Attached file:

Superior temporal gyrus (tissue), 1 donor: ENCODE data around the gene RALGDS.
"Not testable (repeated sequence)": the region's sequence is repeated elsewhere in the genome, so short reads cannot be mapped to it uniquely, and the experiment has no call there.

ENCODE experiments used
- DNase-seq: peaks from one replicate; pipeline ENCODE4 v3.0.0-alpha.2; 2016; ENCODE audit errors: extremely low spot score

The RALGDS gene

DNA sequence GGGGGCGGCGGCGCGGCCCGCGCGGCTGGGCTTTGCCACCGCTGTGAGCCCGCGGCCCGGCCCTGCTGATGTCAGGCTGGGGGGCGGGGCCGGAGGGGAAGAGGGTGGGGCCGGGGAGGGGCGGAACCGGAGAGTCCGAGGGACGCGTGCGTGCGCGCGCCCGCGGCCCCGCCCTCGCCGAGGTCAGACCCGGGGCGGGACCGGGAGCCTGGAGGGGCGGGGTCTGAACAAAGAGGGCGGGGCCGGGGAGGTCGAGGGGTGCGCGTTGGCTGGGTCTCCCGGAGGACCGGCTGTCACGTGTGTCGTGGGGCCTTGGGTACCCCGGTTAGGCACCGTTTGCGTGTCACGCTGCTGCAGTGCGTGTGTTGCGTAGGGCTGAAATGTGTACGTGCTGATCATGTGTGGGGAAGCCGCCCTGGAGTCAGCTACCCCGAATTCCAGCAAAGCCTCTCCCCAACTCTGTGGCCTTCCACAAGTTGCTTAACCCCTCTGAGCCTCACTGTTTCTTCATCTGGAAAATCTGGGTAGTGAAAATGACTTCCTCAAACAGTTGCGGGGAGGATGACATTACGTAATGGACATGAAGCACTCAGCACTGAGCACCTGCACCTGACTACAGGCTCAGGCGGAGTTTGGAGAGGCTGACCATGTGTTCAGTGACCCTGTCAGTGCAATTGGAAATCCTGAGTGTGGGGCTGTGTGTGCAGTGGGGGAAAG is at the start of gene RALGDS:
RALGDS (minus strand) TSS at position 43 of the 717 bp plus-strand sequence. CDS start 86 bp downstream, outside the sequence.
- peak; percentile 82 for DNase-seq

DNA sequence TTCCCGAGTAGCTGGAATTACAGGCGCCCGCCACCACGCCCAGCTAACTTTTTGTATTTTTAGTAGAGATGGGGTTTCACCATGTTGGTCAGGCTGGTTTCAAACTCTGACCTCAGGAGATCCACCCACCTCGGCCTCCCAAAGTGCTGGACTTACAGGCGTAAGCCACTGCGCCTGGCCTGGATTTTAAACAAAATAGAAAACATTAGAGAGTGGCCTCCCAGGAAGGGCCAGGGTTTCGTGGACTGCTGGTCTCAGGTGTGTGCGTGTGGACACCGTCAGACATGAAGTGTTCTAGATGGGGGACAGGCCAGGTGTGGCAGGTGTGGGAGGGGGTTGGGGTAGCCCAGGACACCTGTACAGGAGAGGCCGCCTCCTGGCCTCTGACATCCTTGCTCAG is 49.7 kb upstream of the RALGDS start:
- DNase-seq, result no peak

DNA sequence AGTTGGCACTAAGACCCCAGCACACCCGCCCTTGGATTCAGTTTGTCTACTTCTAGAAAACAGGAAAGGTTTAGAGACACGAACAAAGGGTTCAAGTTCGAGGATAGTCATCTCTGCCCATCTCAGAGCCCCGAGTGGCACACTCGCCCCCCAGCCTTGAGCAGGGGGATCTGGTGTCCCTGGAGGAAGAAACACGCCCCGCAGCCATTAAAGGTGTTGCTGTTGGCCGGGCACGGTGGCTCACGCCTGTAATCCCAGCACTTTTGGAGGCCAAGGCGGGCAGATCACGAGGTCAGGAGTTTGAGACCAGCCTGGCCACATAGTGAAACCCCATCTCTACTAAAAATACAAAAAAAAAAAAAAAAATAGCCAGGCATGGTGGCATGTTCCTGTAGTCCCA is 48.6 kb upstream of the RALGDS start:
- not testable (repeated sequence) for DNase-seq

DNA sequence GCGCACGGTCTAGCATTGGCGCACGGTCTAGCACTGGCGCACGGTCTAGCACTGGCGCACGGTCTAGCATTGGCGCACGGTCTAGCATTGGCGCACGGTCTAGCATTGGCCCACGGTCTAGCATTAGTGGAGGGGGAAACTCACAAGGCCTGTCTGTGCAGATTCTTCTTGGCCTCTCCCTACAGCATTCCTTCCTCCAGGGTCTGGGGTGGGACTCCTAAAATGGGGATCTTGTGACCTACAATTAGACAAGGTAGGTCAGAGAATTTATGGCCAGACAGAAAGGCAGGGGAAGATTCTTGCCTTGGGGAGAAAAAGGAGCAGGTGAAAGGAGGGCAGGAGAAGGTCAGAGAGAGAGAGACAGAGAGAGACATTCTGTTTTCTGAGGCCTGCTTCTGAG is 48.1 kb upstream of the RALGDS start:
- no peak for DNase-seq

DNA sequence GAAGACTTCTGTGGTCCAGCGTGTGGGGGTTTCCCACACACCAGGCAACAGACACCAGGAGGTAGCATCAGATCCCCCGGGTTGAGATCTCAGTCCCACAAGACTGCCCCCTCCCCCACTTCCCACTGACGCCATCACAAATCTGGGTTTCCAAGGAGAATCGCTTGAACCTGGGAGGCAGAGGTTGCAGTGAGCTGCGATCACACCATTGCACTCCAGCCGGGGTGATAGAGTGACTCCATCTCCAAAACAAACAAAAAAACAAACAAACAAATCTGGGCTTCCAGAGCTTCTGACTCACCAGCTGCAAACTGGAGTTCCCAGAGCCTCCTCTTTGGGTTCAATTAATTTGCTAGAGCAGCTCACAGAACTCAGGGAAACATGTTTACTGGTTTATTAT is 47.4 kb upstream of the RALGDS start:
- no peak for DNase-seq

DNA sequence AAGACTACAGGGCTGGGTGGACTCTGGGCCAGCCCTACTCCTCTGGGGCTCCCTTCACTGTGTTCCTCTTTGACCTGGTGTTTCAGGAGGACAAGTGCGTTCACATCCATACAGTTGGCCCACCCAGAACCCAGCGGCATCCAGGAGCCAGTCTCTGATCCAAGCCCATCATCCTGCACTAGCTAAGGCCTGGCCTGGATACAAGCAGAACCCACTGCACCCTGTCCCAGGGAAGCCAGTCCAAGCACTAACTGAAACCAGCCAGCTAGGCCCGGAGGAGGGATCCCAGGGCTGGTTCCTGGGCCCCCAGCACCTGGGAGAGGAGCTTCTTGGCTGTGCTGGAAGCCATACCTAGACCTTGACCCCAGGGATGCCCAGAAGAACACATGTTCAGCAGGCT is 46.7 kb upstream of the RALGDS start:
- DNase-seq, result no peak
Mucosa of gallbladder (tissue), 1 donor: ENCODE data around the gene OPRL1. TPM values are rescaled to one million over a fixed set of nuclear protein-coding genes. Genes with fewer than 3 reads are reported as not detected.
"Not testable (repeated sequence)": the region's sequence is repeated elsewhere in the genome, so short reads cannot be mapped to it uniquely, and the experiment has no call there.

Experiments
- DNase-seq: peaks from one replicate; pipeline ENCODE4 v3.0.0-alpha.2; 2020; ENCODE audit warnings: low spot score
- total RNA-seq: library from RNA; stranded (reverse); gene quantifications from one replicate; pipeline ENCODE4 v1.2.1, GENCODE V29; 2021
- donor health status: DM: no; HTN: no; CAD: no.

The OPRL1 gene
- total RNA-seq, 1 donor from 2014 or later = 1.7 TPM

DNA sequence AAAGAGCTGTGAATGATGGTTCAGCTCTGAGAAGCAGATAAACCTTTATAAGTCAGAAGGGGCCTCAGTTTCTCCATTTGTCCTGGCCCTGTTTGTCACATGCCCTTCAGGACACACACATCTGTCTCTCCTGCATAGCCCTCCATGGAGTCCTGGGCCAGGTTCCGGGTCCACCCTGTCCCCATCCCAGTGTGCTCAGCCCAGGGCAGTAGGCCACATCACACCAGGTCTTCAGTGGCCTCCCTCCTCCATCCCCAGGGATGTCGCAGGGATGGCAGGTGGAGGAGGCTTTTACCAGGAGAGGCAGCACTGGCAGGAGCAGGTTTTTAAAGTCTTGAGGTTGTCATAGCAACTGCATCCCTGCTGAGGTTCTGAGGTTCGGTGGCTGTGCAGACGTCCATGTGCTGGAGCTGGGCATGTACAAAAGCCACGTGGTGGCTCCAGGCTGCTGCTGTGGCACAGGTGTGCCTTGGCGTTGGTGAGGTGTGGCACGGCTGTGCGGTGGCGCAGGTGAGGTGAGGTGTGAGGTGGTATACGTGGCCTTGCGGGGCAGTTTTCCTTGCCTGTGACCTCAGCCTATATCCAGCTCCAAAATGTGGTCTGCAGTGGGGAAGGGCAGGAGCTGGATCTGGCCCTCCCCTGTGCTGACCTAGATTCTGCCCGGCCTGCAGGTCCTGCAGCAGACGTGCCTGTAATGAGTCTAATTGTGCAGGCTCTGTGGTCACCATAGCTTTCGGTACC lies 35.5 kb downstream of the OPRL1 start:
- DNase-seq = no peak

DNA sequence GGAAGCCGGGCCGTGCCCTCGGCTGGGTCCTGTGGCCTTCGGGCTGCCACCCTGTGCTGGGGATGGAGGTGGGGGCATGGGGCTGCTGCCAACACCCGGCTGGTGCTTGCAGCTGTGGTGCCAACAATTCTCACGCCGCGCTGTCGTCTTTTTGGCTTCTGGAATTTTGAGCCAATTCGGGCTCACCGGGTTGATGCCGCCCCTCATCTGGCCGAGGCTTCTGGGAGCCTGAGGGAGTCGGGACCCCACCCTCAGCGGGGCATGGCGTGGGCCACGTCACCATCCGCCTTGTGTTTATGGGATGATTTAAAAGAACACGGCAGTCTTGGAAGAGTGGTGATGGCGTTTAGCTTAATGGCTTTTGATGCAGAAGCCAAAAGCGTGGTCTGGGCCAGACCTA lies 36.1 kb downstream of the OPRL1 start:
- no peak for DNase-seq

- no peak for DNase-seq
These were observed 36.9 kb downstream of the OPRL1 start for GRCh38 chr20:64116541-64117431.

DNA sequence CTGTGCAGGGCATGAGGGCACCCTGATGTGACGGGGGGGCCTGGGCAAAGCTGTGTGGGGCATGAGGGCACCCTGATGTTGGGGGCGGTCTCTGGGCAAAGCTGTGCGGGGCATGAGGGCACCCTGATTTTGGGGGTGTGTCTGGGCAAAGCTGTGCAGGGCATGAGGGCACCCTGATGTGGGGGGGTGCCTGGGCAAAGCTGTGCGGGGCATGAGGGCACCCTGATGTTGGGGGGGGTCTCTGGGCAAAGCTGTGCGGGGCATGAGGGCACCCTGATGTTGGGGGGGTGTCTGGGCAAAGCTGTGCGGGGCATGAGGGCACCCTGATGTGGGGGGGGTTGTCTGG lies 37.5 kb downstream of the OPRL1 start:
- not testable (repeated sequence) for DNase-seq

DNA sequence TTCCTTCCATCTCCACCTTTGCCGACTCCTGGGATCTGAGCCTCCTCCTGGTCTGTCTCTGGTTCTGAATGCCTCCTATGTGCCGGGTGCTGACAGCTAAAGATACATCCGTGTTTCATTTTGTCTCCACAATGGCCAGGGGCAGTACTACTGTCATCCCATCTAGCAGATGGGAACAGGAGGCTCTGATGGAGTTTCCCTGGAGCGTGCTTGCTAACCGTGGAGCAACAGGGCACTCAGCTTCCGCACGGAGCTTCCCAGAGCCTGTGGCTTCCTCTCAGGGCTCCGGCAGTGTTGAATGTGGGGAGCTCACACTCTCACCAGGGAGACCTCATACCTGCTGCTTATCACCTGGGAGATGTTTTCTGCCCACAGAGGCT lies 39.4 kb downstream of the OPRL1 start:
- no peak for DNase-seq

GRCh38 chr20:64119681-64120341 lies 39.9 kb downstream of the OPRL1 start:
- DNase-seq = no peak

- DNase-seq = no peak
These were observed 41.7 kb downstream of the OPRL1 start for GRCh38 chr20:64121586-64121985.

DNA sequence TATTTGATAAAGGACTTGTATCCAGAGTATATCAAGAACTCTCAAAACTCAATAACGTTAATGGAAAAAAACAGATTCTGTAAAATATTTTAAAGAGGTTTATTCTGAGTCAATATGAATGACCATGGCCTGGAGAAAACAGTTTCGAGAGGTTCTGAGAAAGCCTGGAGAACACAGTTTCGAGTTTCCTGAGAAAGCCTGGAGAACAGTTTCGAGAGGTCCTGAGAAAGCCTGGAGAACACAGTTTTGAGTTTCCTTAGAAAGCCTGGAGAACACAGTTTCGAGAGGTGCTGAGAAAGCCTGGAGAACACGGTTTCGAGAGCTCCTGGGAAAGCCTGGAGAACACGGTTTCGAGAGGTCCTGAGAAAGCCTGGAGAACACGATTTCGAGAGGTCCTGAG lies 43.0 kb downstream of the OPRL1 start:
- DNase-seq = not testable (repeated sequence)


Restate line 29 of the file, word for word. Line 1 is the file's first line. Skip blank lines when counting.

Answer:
DNA sequence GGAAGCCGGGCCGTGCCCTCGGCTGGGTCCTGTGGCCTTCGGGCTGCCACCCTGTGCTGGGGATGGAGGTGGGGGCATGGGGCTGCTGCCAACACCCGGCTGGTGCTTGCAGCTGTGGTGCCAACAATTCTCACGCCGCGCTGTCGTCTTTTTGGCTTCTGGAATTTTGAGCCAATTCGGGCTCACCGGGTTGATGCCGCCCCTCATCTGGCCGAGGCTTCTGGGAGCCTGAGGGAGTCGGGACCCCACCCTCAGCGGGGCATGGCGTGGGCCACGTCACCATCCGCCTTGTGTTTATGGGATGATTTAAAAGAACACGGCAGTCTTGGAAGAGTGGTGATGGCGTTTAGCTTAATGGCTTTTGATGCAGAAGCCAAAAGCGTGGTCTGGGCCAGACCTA lies 36.1 kb downstream of the OPRL1 start: